391 results where found for «Que la tortilla se vuelva»


Free (Libre)

Song by:
Nino Bravo
Testimony by:
Guillermo Orrego Valdebenito
« This song was performed in the Stadium grandstands by a worker from the Madeco factory: Peineta Vasquez, winner of a Song Festival that was organised at grassroots level, during the times when we were allowed to leave the spaces under the grandstands, inside the stadium,  to sunbathe, together with women from various countries, before they got sent off to the pool area. »
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You Hear It Far Away (Se escucha muy lejos)

Song by:
Collective creation
Testimony by:
Ignacio Puelma
Experience in:
« The sound of the sea was carried over the cabins of the Ritoque Prison Camp by the wind. It was the daily music given to us as a gift by the ocean. »
[...]
« Gone were the torture centres, the cruellest torments seemed distant, and that perception helped us to reconstruct ourselves. Ritoque, Puchuncaví, Tres Álamos and other mass prisoner centres were seething places of activity. »
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Little Doctors (Doctorcitos)

Song by:
Unknown. Folk tune from the Andes highlands
Testimony by:
Luis Cifuentes Seves
Experience in:
« Agreeing to a suggestion from Ricardo, Los de Chacabuco learned and arranged this tune. In the Andean high plateau, the tune is a satirical reference to lawyers and, by implication, to civil servants. It is performed at carnival time. »
[...]
« We arranged it as an instrumental tune, with no lyrics. Ricardo played impressive solos on the quena(1) and the melody was accompanied by the rhythmic movements of the band members, something that was an innovation in our performances. Other instruments in use were guitar and charango(2). »
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Caliche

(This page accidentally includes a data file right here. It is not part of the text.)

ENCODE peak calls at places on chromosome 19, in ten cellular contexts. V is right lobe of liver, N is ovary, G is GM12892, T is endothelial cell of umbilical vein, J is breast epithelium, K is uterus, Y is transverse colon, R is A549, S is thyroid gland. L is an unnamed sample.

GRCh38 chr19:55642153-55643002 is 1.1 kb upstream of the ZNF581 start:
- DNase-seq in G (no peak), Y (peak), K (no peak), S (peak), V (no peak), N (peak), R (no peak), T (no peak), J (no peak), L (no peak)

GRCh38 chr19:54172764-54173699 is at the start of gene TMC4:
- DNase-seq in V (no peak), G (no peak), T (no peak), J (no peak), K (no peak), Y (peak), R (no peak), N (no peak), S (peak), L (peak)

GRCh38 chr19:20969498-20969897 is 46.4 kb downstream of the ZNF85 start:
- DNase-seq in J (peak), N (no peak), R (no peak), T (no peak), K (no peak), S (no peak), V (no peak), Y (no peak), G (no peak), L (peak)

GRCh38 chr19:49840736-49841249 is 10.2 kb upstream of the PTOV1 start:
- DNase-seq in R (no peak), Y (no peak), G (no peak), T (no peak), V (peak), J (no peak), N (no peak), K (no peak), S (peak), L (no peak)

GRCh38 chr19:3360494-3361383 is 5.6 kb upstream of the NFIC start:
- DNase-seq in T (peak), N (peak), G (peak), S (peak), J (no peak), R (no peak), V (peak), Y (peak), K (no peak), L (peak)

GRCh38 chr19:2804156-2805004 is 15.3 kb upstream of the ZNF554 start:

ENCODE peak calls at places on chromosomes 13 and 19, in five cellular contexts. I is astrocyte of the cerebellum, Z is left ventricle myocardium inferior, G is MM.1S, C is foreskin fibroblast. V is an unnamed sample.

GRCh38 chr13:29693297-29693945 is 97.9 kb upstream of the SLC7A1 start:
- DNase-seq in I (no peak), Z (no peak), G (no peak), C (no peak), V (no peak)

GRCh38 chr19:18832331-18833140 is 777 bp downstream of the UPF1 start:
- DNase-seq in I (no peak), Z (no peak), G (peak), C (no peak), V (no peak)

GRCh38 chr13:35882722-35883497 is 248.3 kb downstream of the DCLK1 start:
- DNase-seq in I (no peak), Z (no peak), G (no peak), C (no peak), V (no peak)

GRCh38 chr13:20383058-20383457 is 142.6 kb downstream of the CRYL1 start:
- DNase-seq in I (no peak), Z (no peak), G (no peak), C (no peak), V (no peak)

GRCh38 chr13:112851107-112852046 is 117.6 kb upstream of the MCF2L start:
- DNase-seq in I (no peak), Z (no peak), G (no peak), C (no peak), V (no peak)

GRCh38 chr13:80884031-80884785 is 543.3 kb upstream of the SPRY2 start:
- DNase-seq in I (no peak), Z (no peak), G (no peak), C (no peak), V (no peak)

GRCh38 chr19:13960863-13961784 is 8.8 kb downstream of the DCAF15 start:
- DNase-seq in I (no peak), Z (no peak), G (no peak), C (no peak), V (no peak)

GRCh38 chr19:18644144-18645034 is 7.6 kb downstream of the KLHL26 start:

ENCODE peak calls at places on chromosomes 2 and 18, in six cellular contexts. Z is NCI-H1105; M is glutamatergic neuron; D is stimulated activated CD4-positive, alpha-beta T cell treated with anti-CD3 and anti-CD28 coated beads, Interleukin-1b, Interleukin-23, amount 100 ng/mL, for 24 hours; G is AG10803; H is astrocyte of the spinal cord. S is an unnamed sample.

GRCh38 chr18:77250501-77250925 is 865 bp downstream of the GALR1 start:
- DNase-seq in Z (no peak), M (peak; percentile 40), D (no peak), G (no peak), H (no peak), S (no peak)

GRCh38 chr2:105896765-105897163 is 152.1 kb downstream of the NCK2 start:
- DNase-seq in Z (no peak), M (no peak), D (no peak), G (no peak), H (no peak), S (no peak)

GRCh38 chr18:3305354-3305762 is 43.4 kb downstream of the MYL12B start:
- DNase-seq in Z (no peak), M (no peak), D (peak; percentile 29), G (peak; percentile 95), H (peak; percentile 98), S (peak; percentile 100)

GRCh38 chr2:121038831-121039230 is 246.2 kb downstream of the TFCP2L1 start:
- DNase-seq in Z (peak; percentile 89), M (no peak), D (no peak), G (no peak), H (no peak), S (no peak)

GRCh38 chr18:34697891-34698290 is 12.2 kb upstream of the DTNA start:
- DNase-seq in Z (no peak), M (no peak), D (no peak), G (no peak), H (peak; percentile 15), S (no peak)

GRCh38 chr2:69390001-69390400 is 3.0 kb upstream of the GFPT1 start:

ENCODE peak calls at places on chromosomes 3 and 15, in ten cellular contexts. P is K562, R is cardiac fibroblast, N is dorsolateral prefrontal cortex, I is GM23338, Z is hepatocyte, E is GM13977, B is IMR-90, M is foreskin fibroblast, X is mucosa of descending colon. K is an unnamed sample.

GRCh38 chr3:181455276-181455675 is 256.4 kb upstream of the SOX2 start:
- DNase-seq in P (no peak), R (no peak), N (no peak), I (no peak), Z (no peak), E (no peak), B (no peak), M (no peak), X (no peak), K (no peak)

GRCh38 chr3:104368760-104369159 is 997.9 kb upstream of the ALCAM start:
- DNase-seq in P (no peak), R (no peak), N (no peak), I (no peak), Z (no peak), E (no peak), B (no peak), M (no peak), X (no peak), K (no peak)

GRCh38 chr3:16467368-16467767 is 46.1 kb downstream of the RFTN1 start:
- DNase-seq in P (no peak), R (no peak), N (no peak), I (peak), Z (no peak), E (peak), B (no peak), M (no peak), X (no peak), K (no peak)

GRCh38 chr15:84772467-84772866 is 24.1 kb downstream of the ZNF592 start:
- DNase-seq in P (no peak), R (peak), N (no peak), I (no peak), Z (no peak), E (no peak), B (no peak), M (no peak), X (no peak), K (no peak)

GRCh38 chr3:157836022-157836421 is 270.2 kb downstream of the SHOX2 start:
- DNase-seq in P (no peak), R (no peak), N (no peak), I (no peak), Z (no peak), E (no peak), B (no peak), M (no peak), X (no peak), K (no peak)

Song by:
Calatambo Albarracín
Testimony by:
Luis Cifuentes Seves
Experience in:
Campamento de Prisioneros, Estadio Nacional, December 1973 - February 1974
« Los de Chacabuco, a band founded and conducted by Ángel Parra, arranged this song called "Caliche"(1). It was sung several times during the Saturday shows at the Chacabuco concentration camp. At the farewell concert for Angel, Alberto Corvalán recorded it on cassette, and a subsequent LP was produced from that cassette. »
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Lament for the Death of Augusto the Dog (Lamento a la muerte del perro Augusto)

Song by:
Sergio Vesely
Testimony by:
Sergio Vesely
« Augusto the dog (not to be confused with the journalist Augusto Olivares, affectionately nicknamed 'Augusto the Dog', who was murdered in the Presidential Palace on 11 September 1973), was the mascot of the political prisoners held at the Ritoque concentration camp, and accompanied his master when the military junta decided to close that prison and transfer the inmates to the neighbouring Puchuncaví concentration camp. »
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Poet of Destiny (Poeta del destino)